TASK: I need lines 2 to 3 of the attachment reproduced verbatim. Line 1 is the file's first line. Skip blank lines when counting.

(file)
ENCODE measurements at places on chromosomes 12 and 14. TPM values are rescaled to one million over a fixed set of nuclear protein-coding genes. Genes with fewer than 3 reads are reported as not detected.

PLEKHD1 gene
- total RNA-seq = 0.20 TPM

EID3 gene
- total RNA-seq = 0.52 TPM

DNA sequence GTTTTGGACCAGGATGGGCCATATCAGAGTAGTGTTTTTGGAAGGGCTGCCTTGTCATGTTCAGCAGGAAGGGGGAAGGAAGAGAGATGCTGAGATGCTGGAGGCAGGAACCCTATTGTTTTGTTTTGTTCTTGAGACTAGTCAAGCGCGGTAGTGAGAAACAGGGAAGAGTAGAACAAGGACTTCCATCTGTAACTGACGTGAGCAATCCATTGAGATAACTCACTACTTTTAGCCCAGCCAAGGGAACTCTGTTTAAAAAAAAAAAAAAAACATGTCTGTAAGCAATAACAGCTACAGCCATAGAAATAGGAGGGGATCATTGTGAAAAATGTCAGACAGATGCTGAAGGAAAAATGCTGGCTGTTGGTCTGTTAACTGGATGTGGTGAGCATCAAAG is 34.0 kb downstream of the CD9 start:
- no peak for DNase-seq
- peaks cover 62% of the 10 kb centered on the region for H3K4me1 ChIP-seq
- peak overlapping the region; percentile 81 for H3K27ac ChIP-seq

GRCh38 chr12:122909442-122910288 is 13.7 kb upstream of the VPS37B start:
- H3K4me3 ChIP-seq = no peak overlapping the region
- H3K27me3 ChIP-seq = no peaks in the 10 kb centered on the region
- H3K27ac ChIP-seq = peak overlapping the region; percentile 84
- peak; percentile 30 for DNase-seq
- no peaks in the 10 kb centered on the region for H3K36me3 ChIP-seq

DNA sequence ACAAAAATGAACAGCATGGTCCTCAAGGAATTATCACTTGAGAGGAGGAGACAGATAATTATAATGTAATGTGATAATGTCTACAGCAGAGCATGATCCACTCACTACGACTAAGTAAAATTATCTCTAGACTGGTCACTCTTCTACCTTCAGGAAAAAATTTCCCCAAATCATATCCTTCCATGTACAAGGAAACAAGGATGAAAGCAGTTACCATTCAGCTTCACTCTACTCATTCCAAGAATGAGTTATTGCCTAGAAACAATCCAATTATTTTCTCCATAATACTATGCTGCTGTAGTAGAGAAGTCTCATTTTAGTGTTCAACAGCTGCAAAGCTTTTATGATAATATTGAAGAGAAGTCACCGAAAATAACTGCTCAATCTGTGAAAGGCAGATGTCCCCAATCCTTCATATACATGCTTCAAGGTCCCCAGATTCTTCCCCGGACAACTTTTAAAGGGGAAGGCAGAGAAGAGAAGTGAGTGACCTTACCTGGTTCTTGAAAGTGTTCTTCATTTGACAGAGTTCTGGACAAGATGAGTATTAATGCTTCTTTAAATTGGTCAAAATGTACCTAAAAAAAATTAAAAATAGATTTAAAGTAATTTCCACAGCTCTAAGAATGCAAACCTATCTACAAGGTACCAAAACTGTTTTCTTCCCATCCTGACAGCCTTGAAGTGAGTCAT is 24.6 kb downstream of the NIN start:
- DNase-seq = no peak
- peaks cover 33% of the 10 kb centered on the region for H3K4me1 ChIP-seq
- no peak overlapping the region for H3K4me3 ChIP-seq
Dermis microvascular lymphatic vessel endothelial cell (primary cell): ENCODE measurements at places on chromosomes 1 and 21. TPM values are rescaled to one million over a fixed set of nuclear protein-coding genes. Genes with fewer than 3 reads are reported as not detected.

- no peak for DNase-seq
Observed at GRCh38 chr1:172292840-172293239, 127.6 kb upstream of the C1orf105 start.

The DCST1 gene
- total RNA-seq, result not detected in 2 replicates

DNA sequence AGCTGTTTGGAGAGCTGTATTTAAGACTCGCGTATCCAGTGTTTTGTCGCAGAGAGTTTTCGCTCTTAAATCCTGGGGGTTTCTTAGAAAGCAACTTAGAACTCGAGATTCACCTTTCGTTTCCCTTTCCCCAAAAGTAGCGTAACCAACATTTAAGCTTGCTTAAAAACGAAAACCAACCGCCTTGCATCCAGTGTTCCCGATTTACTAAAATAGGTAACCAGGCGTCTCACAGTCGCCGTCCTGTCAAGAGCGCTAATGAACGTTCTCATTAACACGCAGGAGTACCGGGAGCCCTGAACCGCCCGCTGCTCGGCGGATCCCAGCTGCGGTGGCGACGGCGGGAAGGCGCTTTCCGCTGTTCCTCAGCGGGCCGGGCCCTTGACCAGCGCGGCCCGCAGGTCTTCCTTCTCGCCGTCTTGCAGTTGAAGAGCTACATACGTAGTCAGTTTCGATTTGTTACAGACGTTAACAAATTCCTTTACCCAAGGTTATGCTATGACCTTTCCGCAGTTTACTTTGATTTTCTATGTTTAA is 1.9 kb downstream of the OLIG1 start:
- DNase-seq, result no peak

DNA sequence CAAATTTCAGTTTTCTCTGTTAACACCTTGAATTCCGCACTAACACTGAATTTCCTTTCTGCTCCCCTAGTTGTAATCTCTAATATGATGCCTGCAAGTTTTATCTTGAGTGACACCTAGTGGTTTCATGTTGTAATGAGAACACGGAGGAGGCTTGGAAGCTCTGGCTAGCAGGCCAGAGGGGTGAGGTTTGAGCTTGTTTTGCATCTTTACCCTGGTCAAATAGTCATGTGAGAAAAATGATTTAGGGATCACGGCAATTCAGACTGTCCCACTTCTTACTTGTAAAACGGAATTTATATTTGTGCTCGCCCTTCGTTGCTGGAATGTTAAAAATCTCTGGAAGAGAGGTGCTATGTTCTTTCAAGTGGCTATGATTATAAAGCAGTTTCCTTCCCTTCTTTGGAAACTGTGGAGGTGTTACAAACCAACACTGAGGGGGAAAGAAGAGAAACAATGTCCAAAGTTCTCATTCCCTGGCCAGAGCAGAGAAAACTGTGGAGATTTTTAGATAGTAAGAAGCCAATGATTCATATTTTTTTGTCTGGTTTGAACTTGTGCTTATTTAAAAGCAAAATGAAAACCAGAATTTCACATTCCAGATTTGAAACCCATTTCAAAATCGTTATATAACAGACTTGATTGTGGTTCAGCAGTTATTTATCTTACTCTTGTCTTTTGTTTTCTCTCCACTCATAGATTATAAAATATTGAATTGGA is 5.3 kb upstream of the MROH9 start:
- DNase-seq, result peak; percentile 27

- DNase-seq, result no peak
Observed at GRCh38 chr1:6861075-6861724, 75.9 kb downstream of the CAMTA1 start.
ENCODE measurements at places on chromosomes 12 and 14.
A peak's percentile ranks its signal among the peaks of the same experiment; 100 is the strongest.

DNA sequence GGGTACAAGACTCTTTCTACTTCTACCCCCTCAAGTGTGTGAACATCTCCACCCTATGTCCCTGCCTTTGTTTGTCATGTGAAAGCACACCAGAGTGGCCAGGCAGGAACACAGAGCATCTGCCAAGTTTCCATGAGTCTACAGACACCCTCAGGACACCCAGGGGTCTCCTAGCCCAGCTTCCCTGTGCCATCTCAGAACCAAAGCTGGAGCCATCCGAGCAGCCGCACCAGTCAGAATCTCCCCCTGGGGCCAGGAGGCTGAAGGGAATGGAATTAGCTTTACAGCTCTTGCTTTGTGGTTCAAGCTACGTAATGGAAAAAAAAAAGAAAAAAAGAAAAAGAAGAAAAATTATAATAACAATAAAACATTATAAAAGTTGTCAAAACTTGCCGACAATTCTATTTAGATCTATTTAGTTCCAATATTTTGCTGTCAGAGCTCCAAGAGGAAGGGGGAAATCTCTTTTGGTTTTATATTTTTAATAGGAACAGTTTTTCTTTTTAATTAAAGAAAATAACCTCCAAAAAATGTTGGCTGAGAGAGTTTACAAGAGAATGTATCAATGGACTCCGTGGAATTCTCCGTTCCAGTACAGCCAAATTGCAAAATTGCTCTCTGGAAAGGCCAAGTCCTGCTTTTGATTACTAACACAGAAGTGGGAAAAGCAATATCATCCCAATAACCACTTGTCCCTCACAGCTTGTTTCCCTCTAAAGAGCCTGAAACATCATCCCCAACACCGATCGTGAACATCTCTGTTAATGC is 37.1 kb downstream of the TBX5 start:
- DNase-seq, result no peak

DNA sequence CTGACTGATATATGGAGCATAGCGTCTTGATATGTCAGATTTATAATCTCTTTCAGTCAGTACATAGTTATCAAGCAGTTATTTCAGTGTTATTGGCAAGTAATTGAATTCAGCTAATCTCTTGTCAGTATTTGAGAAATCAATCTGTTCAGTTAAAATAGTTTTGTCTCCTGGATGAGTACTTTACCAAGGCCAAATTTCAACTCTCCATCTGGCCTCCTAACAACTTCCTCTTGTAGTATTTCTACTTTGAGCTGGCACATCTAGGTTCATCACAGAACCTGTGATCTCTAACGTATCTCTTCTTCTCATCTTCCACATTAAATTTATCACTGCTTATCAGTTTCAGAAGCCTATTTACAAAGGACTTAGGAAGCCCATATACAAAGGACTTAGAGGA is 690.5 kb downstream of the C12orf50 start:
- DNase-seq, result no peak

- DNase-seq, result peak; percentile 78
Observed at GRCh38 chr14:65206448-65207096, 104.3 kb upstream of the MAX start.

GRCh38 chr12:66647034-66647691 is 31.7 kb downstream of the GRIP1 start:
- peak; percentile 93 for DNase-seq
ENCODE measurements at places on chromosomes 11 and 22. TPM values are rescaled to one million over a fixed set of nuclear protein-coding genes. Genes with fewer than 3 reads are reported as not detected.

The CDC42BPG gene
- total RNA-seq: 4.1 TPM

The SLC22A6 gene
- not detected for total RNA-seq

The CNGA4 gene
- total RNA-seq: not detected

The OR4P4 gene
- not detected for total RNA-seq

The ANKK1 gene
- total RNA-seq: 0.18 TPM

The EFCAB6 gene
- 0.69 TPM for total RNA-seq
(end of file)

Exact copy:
PLEKHD1 gene
- total RNA-seq = 0.20 TPM